• This would fit with Superman's powers in the comics, which are based off of sunlight. Zod's people were wearing gas masks so they would appear to be using EV suits, which logically would block most radiation, so they have only a fraction of Superman's abilities, until their forcefields are deactivated. This forcefield is also the thing that is providing the kryptonians with their air, so they feel like they are choking to death until the sun provides them with enough power to go without breathing. This explains why Zod experiences so much pain when he first deactivates his helmet, and would explain why the kryptonians would assume that it's the atmosphere that gives them their powers, since none of them are biologists, and they don't stay long enough to figure it out.
  • The final fight between Zod and Superman very subtly established that both fighters had distinct advantages, which were clearly reflected in how they used their powers. Clark had little combat experience, and had only recently started trying to push the limits of his powers. However, he had been using the powers in limited quantities for years, so he had a pretty good idea of how to use them efficiently. Once Zod's breather is removed, he's suddenly overwhelmed by his enhanced senses, and has powers that he has no idea how to use properly...but, being a trained warrior, he adapts quickly. The scene in which Zod does a Wall Crawl establishes this VERY well: he doesn't know how to fly yet, and Clark isn't going to wait around for him to practice, so he improvises. Note also, when Zod first fires off his heat vision in full, he seems to realize that there's something of a brief cooldown period where he needs to recover from the sting; this comes back in when Clark fires his off to avoid an i-beam assault but doesn't account for that same cooldown vulnerability...and is promptly smacked by Zod.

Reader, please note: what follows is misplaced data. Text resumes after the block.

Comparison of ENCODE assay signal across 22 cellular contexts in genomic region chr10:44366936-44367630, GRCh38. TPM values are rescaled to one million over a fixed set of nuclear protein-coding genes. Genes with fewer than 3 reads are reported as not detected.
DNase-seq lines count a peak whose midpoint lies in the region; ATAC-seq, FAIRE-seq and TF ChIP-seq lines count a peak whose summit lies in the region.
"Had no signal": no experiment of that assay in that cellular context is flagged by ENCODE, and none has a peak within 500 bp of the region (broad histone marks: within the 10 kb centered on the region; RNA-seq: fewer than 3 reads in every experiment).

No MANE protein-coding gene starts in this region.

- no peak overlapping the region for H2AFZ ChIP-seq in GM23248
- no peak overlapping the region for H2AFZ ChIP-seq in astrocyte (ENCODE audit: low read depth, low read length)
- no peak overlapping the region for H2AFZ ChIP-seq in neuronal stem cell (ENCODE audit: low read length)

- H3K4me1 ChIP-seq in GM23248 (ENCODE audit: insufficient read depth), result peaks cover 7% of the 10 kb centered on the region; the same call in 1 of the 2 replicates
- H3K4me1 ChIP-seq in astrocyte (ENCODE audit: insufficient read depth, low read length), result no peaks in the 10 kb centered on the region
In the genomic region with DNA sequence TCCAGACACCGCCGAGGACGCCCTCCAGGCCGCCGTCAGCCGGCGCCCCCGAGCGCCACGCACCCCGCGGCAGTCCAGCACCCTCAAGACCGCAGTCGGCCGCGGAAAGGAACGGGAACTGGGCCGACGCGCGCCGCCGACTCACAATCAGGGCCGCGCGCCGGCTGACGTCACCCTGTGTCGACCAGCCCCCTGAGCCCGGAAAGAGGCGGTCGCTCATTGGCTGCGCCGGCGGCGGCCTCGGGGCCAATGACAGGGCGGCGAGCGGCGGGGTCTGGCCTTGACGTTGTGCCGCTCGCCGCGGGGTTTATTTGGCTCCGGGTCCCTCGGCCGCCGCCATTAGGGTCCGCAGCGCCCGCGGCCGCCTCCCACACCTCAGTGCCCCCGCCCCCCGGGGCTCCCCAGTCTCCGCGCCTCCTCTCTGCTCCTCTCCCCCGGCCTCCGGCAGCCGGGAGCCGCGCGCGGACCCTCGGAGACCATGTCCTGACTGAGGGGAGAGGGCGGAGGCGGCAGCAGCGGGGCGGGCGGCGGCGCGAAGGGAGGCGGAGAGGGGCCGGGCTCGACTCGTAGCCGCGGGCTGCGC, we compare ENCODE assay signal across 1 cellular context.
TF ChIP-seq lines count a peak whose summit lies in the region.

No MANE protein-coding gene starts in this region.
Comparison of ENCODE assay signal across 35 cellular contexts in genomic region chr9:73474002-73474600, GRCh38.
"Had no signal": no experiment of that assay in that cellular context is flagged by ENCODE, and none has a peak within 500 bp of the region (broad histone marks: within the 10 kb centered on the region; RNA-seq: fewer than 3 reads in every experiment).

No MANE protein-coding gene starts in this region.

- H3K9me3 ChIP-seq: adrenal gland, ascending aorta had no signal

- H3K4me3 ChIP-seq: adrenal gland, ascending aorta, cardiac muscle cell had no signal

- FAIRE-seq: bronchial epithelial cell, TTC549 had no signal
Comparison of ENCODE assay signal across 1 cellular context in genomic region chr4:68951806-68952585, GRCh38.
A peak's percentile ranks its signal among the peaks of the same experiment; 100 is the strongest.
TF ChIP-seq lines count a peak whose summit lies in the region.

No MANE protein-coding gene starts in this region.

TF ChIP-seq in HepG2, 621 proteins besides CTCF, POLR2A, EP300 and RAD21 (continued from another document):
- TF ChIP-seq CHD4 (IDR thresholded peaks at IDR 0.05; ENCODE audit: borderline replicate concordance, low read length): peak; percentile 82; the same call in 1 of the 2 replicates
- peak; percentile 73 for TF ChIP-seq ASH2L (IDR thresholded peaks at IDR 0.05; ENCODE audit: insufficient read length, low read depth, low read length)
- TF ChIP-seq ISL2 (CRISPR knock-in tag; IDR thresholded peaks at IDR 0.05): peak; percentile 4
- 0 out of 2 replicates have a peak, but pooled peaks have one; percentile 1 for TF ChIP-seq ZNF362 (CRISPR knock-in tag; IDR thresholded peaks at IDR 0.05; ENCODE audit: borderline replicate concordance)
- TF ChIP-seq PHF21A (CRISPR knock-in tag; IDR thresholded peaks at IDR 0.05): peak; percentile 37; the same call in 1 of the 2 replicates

• The Up, Up and Away! pose is finally given a real reason to be used by the man it was attributed to. During his first attempt at fighting Earth's gravity and flying for real, the position seems to "help" him keep moving and once he really gets the hang of it, the pose then becomes what he does to punch into high gear and really pick up some flight speed. In some instances, it also appears to help him keep control of his flight pattern. He also uses his hands, when they're out in front or to the side, as mini directional planes.